46
19.1
19.8
18.7
59%
Florida Agricultural and Mechanical University
8894
3757
5137
165
89
76
18.6
23.7
14.8
58%
University of Maryland Eastern Shore
3082
1161
1921
57
31
26
18.5
26.7
13.5
62%
Tennessee State University
5092
1865
3227
94
53
41
18.5
28.4
12.7
63%
Miles College
1596
727
869
29
5
24
18.2
6.9
27.6
54%
Lane College
1970
953
1017
35
16
19
17.8
16.8
18.7
52%
Virginia State University
4167
1620
2547
74
35
39
17.8
21.6
15.3
61%
Texas Southern University
6442
2635
3807
112
41
71
17.4
15.6
18.6
59%
Lincoln University of Pennsylvania
1845
719
1126
32
10
22
17.3
13.9
19.5
61%
Clark Atlanta University
2997
830
2167
51
13
38
17.0
15.7
17.5
72%
Bennett College for Women
660
0
660
11
0
11
16.7

16.7
100%
Philander Smith College
557
205
352
9
3
6
16.2
14.6
17.0
63%
Claflin University
1565
481
1084
25
5
20
16.0
10.4
18.5
69%
University of Arkansas at Pine Bluff
3195
1336
1859
50
29
21
15.6
21.7
11.3
58%
North Carolina Central University
4785
1628
3157
73
30
43
15.3
18.4
13.6
66%
Kentucky State University
1456
677
779
22
9
13
15.1
13.3
16.7
54%
Benedict College
2833
1406
1427
42
16
26
14.8
11.4
18.2
50%
Voorhees College
542
225
317
8
1
7
14.8
4.4
22.1
58%
Morris College
918
388
530
13
4
9
14.2
10.3
17.0
58%
University of the Virgin Islands
1563
402
1161
21
8
13
13.4
19.9
11.2
74%
Allen University
602
273
329
8
4
4
13.3
14.7
12.2
55%
Virginia Union University
1092
526
566
14
1
13
12.8
1.9
23.0
52%
Albany State University
3451
1162
2289
44
18
26
12.7
15.5
11.4
66%
Winston-Salem State University
4924
1524
3400
61
27
34
12.4
17.7
10.0
69%
Jarvis Christian College
657
287
370
8
3
5
12.2
10.5
13.5
56%
Edward Waters College
767
407
360
9
6
3
11.7
14.7
8.3
47%
Le Moyne-Owen College
688
235
453
8
4
4
11.6
17.0
8.8
66%
Wiley College
880
302
578
10
4
6
11.4
13.2
10.4
66%
Saint Augustines College
1312
689
623
14
11
3
10.7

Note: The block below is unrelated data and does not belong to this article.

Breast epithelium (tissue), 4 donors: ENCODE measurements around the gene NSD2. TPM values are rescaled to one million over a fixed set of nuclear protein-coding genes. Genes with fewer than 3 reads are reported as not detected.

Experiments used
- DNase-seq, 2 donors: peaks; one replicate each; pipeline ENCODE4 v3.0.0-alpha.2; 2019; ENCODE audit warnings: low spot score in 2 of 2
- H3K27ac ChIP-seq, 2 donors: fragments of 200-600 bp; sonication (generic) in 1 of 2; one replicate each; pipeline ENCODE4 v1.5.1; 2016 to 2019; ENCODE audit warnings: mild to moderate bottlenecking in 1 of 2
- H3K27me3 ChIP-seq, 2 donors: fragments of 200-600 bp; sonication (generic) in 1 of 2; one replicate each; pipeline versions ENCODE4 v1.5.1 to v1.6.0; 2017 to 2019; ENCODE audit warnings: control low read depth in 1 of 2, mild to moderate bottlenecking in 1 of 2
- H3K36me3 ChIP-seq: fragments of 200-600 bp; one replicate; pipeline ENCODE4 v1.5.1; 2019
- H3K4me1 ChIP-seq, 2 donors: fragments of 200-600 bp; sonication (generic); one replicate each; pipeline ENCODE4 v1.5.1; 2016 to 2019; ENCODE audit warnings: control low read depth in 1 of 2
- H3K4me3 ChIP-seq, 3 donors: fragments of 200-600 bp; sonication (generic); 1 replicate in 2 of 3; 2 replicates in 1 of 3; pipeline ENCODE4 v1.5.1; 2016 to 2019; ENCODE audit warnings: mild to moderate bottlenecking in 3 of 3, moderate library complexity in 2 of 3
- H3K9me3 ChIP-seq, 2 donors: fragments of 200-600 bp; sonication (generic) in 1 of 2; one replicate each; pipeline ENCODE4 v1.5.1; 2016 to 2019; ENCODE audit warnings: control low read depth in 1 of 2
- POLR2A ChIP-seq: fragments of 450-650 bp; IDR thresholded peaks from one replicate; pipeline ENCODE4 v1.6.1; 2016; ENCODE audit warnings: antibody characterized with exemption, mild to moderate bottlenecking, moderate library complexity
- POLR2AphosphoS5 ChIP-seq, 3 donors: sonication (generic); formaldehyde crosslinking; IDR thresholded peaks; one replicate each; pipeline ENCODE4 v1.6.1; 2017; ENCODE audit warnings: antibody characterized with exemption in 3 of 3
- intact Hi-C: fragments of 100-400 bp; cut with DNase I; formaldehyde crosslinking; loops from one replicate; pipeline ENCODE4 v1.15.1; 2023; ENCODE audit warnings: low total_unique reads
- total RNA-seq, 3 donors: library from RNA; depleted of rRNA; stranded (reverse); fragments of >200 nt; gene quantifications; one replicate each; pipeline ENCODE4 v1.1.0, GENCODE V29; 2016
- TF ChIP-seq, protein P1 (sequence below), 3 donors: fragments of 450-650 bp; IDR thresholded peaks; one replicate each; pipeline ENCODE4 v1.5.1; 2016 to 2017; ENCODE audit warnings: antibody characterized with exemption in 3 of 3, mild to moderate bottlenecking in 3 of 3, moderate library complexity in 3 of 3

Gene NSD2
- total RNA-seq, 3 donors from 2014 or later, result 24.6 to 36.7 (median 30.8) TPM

16.0
4.8
47%
Southern University at New Orleans
2319
673
1646
24
8
16
10.3
11.9
9.7
71%
Mississippi Valley State University
2325
842
1483
23
3
20
9.9
3.6
13.5
64%
Bluefield State College
212
73
139
2
1
1
9.4
13.7
7.2
66%
Langston University
2047
893
1154
19
7
12
9.3
7.8
10.4
56%
Fayetteville State University
3883
1225
2658
36
17
19
9.3
13.9
7.1
68%
Lincoln University
1103
513
590
10
4
6
9.1
7.8
10.2
53%
Shaw University
2130
785
1345
19
9
10
8.9
11.5
7.4
63%
Florida Memorial University
1471
560
911
13
6
7
8.8
10.7
7.7
62%
Bowie State University
3748
1378
2370
33
14
19
8.8
10.2
8.0
63%
Paine College
816
250
566
7
2
5
8.6
8.0
8.8
69%
Bethune-Cookman University
3292
1292
2000
28
10
18
8.5
7.7
9.0
61%
University of the District of Columbia
3478
1307
2171
29
21
8
8.3
16.1
3.7
62%
Livingstone College
967
570
397
8
5
3
8.3
8.8
7.6
41%
Cheyney University of Pennsylvania
1224
546
678
10
2
8
8.2
3.7
11.8
55%
Delaware State University
2401
940
1461
19
8
11
7.9
8.5
7.5
61%
Paul Quinn College
387
172
215
3
2
1
7.8
11.6
4.7
56%
Central State University
2001
1001
1000
14
5
9
7.0
5.0
9.0
50%
Saint Pauls College
612
322
290
4
1
3
6.5
3.1
10.3
47%
West Virginia State University
442
243
199
1
1
0
2.3
4.1
0.0
45%
Coppin State University
2789
576
2213
5
1
4
1.8
1.7
1.8
79%
Harris-Stowe State University
1638
517
1121
0
0
0
0.0
0.0
0.0
68%
American Baptist College
99
66
33



0.0
0.0
0.0
33%
Arkansas Baptist College
608
389
219



0.0
0.0
0.0
36%
Concordia College Selma
506
268
238



0.0
0.0
0.0
47%
Selma University
2336
921
1415
0
0
0
0.0
0.0
0.0
61%
Southwestern Christian College
186
112
74



0.0
0.0
0.0
40%
Virginia University of Lynchburg
161
71
90



0.0
0.0
0.0
56%
All HBCUs
202118
80369
121749
4184
1850
2334
20.7
23.0
19.2
60%
Source = IPEDS Data Center ... Retrieve the data from the saved sessions with with "Shortcuts" ... All HBCUs = "Guest_66182241611"